Moth tails divert bat attack: Evolution of acoustic deflection

Citation

Material Information

Title:
Moth tails divert bat attack: Evolution of acoustic deflection
Series Title:
PNAS
Creator:
Barber, Jesse R.
Leavell, Brian C.
Keener, Adam L.
Breinholt, Jesse W.
Chadwell, Brad A.
McClure, Christopher J. W.
Hill, Geena M.
Kawahara, Akito Y.
Publication Date:
Language:
English

Subjects

Subjects / Keywords:
Antipredator Defense ( local )
Bat–Moth Interactions ( local )
Lepidoptera ( local )
Saturniidae ( local )
Genre:
serial ( sobekcm )

Notes

Abstract:
Adaptations to divert the attacks of visually guided predators have evolved repeatedly in animals. Using high-speed infrared videography, we show that luna moths (Actias luna) generate an acoustic diversion with spinning hindwing tails to deflect echolocating bat attacks away from their body and toward these nonessential appendages. We pit luna moths against big brown bats (Eptesicus fuscus) and demonstrate a survival advantage of ∼47% for moths with tails versus those that had their tails removed. The benefit of hindwing tails is equivalent to the advantage conferred to moths by bat-detecting ears. Moth tails lured bat attacks to these wing regions during 55% of interactions between bats and intact luna moths. We analyzed flight kinematics of moths with and without hindwing tails and suggest that tails have a minimal role in flight performance. Using a robust phylogeny, we find that long spatulate tails have independently evolved four times in saturniid moths, further supporting the selective advantage of this anti-bat strategy. Diversionary tactics are perhaps more common than appreciated in predator–prey interactions. Our finding suggests that focusing on the sensory ecologies of key predators will reveal such countermeasures in prey.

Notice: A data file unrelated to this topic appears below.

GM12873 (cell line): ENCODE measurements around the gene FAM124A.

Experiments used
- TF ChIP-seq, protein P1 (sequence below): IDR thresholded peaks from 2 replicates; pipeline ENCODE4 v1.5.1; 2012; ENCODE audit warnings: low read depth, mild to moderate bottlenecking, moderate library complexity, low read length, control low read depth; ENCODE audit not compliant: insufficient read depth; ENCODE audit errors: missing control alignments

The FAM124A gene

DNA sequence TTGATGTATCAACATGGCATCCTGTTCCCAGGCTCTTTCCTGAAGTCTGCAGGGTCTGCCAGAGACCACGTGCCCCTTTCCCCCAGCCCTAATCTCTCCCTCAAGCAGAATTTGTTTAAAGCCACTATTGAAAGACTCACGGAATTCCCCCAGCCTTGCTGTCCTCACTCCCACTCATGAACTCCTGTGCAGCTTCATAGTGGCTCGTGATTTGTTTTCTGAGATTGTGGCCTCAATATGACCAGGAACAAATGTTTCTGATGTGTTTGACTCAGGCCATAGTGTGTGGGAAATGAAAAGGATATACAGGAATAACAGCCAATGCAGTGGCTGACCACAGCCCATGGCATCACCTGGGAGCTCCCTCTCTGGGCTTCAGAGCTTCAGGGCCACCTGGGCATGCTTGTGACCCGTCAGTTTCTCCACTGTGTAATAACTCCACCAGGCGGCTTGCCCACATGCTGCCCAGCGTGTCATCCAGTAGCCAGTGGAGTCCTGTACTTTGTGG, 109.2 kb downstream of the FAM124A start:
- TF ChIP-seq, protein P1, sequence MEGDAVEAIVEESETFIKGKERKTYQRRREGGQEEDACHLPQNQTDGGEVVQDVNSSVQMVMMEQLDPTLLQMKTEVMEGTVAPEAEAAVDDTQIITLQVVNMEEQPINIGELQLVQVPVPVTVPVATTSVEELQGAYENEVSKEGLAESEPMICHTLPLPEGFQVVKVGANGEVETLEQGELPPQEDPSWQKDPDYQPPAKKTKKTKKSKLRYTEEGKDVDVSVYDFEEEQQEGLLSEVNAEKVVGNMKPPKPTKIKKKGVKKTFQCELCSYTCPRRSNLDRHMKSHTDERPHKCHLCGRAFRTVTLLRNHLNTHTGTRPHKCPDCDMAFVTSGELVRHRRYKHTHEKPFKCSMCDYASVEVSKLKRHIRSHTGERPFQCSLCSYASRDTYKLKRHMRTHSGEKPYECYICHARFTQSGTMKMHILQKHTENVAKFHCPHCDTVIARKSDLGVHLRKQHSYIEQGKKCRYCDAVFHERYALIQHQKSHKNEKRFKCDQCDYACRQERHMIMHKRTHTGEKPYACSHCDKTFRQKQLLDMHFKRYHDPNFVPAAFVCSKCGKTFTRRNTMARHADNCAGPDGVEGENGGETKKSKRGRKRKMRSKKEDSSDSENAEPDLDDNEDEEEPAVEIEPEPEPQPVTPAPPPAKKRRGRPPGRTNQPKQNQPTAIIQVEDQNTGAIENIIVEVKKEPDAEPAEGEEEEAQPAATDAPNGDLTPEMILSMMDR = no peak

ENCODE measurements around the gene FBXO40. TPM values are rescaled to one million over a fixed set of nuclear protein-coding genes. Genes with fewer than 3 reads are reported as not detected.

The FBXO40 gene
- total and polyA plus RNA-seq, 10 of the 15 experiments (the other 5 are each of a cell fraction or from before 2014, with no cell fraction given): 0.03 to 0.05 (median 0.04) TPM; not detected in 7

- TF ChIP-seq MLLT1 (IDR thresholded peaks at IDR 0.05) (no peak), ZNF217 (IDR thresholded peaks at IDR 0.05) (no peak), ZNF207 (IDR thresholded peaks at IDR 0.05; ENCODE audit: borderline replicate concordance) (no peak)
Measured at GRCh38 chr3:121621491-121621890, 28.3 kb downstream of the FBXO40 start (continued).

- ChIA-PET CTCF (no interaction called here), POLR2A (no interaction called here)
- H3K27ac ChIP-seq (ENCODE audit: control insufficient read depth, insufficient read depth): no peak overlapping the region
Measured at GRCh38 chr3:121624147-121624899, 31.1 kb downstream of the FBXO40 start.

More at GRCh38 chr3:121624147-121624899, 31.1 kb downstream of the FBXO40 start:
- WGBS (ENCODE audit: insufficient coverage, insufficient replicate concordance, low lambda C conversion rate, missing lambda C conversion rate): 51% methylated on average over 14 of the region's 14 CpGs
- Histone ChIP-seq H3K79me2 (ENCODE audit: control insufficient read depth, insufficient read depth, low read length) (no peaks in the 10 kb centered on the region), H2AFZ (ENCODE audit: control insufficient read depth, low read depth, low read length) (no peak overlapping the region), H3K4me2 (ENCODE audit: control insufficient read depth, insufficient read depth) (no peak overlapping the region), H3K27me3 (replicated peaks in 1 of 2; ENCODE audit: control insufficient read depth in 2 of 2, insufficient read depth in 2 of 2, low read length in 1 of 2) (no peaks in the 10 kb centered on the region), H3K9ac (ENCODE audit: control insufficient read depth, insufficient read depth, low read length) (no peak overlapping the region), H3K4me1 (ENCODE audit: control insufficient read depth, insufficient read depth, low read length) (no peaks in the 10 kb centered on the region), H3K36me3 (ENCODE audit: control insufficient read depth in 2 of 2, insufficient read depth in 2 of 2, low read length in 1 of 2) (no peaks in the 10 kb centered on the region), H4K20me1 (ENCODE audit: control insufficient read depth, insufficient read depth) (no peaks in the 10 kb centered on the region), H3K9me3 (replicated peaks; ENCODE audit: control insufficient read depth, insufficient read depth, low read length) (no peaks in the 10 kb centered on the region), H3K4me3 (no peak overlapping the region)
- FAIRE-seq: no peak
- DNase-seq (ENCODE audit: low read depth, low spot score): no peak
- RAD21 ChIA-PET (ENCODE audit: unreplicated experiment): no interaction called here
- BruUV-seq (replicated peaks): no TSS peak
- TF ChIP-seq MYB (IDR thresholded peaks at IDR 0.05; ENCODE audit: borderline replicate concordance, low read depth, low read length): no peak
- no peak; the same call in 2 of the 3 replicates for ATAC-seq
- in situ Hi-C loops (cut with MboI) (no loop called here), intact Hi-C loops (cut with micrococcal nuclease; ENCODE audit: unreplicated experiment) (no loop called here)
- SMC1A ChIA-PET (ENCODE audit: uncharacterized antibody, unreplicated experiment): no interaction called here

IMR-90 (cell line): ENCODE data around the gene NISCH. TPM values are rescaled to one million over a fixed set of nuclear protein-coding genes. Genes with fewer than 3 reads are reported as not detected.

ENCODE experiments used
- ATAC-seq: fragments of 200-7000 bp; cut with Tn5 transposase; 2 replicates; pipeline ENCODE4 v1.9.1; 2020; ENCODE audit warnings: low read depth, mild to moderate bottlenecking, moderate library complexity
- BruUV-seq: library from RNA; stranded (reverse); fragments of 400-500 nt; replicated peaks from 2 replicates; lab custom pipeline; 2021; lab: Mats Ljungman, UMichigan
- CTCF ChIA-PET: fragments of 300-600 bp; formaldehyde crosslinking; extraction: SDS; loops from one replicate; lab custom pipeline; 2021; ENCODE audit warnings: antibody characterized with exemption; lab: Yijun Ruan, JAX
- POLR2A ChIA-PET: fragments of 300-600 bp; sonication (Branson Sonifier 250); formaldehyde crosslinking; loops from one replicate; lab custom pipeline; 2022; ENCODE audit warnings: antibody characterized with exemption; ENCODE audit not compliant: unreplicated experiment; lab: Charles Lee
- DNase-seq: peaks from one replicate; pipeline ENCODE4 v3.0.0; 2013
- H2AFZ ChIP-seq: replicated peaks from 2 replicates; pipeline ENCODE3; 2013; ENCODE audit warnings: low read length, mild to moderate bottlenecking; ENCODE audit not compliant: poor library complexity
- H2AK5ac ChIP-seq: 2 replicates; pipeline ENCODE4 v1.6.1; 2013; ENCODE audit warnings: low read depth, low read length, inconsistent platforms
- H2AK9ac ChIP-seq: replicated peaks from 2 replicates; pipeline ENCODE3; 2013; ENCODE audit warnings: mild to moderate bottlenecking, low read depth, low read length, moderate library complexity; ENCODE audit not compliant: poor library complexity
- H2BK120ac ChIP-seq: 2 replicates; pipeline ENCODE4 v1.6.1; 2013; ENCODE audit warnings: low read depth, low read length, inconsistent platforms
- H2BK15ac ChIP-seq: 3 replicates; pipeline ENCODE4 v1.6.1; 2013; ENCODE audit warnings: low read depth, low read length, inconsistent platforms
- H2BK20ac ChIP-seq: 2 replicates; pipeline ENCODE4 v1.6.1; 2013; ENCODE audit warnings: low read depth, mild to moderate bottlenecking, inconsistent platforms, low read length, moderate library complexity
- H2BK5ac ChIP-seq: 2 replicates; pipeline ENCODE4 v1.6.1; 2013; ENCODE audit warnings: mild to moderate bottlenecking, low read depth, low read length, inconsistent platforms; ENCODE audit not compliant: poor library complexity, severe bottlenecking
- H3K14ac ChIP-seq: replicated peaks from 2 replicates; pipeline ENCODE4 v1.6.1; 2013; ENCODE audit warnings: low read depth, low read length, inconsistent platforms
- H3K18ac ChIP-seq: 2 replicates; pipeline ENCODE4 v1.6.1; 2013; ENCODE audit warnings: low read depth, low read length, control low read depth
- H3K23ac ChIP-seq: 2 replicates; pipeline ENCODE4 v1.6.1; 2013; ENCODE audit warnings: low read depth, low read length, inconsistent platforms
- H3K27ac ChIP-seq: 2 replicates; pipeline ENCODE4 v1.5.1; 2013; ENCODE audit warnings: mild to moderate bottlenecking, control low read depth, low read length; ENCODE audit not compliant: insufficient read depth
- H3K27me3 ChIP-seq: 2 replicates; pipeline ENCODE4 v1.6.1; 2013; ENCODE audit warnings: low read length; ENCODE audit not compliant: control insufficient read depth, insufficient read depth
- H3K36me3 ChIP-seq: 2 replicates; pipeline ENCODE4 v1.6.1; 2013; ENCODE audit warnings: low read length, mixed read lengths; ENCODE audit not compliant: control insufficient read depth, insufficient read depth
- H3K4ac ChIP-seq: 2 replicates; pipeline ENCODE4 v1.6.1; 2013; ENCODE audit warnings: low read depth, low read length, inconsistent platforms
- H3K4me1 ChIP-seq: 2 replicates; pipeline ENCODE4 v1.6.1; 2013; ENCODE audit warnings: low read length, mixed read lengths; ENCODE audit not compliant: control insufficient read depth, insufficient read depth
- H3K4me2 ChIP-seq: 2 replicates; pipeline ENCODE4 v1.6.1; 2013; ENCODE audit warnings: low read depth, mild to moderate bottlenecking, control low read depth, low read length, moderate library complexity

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Source Institution:
University of South Florida Library
Holding Location:
University of South Florida
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This object is protected by copyright, and is made available here for research and educational purposes. Permission to reuse, publish, or reproduce the object beyond the bounds of Fair Use or other exemptions to copyright law must be obtained from the copyright holder.

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